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6 Tips for First-Time Renters

Are you ready to spread your wings for the first time? Or are you just relocating for a new career opportunity? Whatever your reason is, we'd like to welcome you to the world of renting. Here are six tips to help with your renting experience:

  1. Consider your budget.
  2. Evaluate the neighborhood.
  3. Pick the place that's right for you and recheck your budget.
  4. Read through your lease carefully.
  5. Insure your personal belongings.
  6. Make it your own!

Consider Your Budget
Start by estimating your monthly income, after taxes. Take a look at all of your monthly expenses. Review how much you spend by category, such as food, gas, utilities, cable, internet, cell phone, clothes, insurance, loans, credit card payments, gym membership fees, emergency funds, etc. Decide what your priorities are for each category.

After you take your projected monthly income and subtract your expenses, your remaining balance is what you can put towards rent. If it's not enough money for the type of place you want, readjust your expenses where you can. Keep in mind, extra money at the end of each month can help offset unplanned expenses.

Evaluate the Neighborhood
Now that you know your budget, do some research, and keep your eye out for a bargain. However, just because it's a bargain rental doesn't mean it is a safe place to live. Check out the neighborhood first. Contact local law enforcement and ask them how often they are called to the surrounding area and ask friends or relatives who live in the area. Pay attention to security features when you visit, including the windows, door locks, and outdoor lighting.

Pick the Place That's Right for You and Recheck Your Budget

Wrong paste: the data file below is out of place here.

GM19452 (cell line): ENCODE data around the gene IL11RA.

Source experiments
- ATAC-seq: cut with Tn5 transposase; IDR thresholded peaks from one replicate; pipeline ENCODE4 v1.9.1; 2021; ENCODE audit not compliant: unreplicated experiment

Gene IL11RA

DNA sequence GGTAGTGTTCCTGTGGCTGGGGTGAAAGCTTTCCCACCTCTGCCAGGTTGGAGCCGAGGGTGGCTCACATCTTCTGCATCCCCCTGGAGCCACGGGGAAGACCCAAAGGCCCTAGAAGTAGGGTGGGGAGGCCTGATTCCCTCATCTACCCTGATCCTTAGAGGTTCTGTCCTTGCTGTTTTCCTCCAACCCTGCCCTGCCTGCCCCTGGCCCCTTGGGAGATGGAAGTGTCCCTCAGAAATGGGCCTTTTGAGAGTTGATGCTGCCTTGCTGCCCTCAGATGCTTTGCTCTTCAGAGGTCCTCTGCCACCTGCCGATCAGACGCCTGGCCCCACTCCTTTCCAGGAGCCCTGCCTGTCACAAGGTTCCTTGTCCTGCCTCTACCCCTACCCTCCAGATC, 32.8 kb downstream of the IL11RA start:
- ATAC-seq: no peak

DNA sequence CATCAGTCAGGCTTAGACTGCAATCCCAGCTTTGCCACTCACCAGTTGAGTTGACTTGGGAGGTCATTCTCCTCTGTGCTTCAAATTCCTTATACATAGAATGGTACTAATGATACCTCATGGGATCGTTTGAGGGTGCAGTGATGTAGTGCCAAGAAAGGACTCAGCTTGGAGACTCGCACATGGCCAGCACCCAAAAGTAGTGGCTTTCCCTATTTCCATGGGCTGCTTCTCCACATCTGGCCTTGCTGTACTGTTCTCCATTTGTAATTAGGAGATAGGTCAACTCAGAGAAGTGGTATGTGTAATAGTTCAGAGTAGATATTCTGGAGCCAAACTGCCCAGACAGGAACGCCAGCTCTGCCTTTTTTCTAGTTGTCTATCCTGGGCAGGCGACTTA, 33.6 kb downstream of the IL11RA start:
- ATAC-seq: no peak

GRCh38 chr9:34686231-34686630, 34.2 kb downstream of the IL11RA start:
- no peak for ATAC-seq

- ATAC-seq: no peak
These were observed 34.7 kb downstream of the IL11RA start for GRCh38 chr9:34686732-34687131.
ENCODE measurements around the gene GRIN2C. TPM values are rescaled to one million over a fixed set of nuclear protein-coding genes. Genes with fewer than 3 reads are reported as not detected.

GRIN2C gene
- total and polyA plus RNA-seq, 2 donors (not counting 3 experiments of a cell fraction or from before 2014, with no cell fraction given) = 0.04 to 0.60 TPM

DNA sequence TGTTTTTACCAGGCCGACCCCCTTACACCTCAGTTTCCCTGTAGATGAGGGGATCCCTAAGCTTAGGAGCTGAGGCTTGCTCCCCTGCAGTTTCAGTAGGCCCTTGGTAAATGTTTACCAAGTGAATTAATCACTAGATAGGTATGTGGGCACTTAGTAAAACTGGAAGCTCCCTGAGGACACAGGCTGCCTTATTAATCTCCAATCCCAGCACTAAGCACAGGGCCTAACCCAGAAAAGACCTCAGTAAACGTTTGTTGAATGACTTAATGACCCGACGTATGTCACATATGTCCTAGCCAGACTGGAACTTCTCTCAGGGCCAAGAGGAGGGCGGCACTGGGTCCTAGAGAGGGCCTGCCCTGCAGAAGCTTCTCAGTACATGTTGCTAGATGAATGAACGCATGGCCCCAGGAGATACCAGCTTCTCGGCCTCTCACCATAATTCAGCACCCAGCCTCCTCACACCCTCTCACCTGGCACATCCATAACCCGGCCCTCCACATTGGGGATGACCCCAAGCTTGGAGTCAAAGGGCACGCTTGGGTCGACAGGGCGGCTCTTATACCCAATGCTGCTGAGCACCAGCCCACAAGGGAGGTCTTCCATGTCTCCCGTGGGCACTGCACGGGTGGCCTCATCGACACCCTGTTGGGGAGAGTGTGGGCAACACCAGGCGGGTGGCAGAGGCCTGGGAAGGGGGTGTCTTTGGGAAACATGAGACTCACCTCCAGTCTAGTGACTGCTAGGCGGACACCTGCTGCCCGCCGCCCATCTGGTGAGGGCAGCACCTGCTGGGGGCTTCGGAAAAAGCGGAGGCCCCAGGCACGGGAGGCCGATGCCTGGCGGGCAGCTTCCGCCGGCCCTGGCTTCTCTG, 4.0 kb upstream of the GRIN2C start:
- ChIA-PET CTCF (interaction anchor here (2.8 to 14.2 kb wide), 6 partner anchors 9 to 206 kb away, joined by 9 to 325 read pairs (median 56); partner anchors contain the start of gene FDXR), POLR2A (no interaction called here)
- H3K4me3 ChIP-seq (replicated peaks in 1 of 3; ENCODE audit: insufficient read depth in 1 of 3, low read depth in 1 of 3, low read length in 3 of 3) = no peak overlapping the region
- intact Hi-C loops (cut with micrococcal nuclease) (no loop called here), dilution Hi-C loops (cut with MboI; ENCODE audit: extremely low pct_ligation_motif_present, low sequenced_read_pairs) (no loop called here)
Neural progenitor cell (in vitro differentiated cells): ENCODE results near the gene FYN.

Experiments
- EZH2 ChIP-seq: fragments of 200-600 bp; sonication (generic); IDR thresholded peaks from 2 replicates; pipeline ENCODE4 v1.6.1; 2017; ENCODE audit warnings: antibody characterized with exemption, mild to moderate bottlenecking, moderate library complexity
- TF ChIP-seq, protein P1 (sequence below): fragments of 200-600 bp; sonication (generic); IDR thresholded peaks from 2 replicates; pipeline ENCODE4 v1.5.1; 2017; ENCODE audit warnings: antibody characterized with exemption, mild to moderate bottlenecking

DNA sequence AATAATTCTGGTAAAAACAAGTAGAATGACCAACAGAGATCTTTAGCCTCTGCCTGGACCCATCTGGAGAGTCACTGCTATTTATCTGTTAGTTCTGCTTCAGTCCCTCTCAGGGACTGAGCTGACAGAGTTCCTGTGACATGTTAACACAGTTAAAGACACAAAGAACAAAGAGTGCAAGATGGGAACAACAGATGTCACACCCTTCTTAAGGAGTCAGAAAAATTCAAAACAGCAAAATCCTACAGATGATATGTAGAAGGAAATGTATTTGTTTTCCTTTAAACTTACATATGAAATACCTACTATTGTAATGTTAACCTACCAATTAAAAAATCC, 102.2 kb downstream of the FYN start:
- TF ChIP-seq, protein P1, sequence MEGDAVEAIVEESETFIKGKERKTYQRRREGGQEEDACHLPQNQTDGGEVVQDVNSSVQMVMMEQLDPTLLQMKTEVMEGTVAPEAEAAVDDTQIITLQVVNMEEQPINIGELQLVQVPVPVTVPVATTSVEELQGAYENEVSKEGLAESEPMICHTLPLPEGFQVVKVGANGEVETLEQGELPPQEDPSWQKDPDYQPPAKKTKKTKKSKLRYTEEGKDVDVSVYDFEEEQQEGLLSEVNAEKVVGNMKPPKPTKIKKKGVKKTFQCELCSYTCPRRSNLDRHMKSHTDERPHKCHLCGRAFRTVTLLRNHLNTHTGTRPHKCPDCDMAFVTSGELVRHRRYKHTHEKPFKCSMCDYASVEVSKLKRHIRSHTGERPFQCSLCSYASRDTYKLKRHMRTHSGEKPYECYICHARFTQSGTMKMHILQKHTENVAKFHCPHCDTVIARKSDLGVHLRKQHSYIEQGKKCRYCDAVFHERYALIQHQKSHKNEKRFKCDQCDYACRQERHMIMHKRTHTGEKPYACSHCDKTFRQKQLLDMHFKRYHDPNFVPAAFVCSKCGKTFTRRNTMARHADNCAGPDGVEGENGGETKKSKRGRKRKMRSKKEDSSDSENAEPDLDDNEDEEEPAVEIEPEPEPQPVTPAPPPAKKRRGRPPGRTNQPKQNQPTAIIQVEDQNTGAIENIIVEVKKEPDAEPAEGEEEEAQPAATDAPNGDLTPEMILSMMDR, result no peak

When you finally find a place you love, double check your budget to be sure it will work for you. While you may be in love with its spacious rooms, open floor plan and backyard patio, can you truly afford it? This is also a good time to ask the landlord about any application, deposit, or other fees that are not included in your rent. If utilities are not covered, ask who the current providers are and give them a call. They will usually give you the average cost and tell you the highest and lowest months.

Read Through Your Lease Carefully
Finally, you are ready to sign a lease. Read the contract carefully and ask for a copy. If you do pay any deposits, make sure your landlord gives you details on how you can get these back when your move out, such as a cleaning checklist.

Insure Your Personal Belongings
Some landlords require you to purchase renters insurance. Whether or not it's required, give it some serious consideration. Your landlord likely has insurance on the building; however, this will not cover your personal items like clothes, electronics, furniture, jewelry, and the great decorative items you're planning to buy. Our renters policy helps protect your prized possessions if they are stolen or damaged by a fire.

In addition, your landlord's insurance policy will not cover your liability risks. For example, if a friend visits your place, trips over the couch and breaks an arm, or your normally sweet natured pup bites the child next door, you could be held responsible. Our renters policy can help protect you from these types of liability risks. The protection for your personal items and your liability risk is affordable because our policy can run as low as $10 per month.

Use our calculator to figure out how much your stuff is worth. Choose a coverage amount that is right for you, and get a renters insurance quote

Make it Your Own!
As soon as you move in, send a list of any items the landlord need to fix and keep a copy for your files. As you purchase new things to fill your home, make sure you re-evaluate how much your stuff is worth. Take photos, keep receipts and make a list of all your belongings, just in case the worst should happen. And if you decide to move from renting to buying a home, remember Shelter can help with your future insurance needs as well.

For more information about our coverage options, contact your local Shelter agent.